06 September 2015

l'Hospital's rule, 1 idea with 75 cases

Short history

L' Hospital's rule is named after the French marquis de l'Hospital who, in 1696, published the first calculus book:

The title means Computing with infinitely small quantities to understand curved lines. Actually, the book is anonymous, and the name of its author appeared only in the posthumous second edition. In his preface, the author, though a capable mathematician, gives full credit to others, writing

i.e. For the rest I recognise that I owe much to the ideas of the Bernoulli gentlemen, particularly the younger who is now professor in Groningen. I have freely used their discoveries and those of M. Leibnis. I therefore grant them whatever they may want to claim, being content with anything they may leave me. The correspondence between Johann Bernoulli and de l'Hospital reveals that l' Hospital's rule was indeed the former's, but the latter is by no means to be blamed for the misnomer. (There was even a legal understanding between them, de l'Hospital paying for the right to use Bernoulli's results.)

Anyhow, here is the famous rule as it occurs in the book, followed by a not too trivial example (due to Bernoulli).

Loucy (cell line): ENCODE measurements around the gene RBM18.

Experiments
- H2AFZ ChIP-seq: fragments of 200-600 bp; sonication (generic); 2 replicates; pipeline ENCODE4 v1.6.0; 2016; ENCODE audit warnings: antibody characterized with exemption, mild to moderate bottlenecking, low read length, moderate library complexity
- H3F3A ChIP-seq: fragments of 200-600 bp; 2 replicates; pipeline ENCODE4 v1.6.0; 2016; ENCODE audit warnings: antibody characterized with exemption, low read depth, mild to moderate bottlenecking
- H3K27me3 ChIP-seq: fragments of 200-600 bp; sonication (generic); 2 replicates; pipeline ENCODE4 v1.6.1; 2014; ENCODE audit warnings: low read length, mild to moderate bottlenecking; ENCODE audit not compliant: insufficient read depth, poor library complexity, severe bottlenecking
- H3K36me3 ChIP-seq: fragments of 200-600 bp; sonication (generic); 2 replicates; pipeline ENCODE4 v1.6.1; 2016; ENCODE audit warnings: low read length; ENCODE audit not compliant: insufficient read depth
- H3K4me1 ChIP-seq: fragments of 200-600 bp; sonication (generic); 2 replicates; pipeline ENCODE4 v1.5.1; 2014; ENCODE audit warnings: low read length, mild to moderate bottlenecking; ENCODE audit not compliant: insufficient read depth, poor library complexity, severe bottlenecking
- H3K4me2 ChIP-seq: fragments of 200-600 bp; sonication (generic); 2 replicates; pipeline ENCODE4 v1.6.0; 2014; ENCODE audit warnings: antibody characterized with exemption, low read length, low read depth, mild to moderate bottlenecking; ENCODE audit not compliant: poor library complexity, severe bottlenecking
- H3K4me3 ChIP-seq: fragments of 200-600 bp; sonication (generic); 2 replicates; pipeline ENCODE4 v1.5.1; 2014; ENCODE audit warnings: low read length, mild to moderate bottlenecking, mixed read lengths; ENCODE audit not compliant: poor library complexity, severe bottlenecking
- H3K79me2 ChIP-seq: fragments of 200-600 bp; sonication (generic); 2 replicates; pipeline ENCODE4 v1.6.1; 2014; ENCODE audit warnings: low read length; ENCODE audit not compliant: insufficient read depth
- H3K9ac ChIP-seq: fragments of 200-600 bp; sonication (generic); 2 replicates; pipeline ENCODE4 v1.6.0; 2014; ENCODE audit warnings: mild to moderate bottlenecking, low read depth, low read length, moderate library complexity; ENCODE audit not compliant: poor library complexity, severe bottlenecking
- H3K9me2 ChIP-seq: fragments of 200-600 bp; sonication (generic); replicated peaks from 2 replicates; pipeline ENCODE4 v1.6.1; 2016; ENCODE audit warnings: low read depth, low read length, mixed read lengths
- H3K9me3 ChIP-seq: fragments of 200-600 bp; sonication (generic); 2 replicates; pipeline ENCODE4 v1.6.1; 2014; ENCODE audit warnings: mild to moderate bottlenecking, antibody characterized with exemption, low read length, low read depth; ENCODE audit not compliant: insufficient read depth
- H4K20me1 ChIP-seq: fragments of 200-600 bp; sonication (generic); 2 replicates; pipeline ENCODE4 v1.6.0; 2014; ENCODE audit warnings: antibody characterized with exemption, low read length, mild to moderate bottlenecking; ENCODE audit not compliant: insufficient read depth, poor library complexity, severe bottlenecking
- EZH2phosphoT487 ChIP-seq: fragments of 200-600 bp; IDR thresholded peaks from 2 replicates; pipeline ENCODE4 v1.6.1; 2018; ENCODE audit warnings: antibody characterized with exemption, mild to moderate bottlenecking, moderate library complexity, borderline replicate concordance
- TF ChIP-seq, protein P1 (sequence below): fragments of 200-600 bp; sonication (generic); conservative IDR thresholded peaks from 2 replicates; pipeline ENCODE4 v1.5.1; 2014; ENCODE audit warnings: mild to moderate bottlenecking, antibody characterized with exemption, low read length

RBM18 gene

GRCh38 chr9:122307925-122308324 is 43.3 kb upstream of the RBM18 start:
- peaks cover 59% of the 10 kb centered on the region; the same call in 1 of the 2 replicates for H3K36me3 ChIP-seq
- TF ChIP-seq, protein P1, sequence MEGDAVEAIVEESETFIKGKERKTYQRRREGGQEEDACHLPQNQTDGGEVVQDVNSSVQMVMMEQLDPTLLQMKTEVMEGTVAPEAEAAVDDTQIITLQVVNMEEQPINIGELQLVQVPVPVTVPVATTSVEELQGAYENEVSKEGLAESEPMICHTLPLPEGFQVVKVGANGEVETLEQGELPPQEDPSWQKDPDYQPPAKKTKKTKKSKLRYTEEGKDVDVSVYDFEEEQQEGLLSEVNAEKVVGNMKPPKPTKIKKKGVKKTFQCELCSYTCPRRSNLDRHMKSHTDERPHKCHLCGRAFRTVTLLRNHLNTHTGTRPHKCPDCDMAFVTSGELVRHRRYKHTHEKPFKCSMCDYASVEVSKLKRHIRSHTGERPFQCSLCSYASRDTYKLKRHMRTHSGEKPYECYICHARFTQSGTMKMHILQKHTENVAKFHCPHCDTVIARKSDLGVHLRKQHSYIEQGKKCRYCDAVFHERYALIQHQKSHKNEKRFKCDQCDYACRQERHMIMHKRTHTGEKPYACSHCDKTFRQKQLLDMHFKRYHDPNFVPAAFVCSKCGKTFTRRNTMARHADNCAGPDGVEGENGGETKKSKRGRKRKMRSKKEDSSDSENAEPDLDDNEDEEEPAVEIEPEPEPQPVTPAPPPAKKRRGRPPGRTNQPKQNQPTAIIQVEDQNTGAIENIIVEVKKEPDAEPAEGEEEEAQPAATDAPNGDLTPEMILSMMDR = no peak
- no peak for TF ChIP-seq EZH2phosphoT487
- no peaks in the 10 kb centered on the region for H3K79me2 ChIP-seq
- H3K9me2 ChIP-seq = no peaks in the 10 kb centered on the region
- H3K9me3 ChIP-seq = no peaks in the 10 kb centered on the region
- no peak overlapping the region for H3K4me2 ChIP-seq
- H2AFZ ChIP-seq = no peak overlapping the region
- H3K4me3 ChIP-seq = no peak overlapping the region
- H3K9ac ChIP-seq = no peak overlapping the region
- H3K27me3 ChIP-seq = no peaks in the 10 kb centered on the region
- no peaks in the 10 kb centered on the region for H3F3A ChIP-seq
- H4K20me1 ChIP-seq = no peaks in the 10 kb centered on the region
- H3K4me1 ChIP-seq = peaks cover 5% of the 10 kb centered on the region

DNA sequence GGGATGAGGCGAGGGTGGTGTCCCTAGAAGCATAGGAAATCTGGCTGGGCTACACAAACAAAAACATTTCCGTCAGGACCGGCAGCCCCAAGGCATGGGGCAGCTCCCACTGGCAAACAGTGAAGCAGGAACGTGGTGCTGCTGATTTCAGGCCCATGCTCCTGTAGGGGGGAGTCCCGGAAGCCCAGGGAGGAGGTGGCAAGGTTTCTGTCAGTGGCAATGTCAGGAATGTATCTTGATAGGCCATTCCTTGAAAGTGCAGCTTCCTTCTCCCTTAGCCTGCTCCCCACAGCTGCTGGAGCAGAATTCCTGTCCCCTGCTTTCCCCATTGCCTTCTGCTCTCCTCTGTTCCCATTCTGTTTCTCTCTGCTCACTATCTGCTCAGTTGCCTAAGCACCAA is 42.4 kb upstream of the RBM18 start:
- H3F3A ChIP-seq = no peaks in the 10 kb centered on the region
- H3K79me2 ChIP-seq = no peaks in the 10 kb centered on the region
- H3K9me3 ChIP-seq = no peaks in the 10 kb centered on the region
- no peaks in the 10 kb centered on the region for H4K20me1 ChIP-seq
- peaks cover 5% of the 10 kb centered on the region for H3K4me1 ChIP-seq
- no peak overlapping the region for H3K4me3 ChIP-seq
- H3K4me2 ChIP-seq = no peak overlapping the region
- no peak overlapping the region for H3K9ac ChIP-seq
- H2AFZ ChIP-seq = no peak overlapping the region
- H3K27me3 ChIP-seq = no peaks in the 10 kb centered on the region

In case you need the figure, the whole book can be consulted here. Viewed with modern eyes, the calculus content under this geometrical description is very limited and is even weaker than the baby version in the baby-macho-extended hierarchy found here.

Baby l'Hospital (right-sided)

(Statement and proof in one.)

Elegant and useful, but rather trivial; most interesting limits occur in points adherent to but not in the domain of the functions.

Macho l'Hospital

There are five types of limits (right-sided, left-sided, twosided, to +∞, to -∞),  five indeterminate quotients (0/0 and, counting the signs, four types of ∞/∞), and three possible solutions (a real number, +∞, -∞). All in all, 75 cases for de l'Hospital to solve. Calculus texts fail to convey a common idea for this panoply; in any case, I was not aware of one. Technically, most proofs rely on Cauchy's generalized mean value theorem, which most of the time is included for this purpose only. Let's do better. The following elementary theorem expresses the common idea behind all this: bounds for f'/g' are essentially preserved for f/g.

And here are the 75 cases for L' Hospital's rule.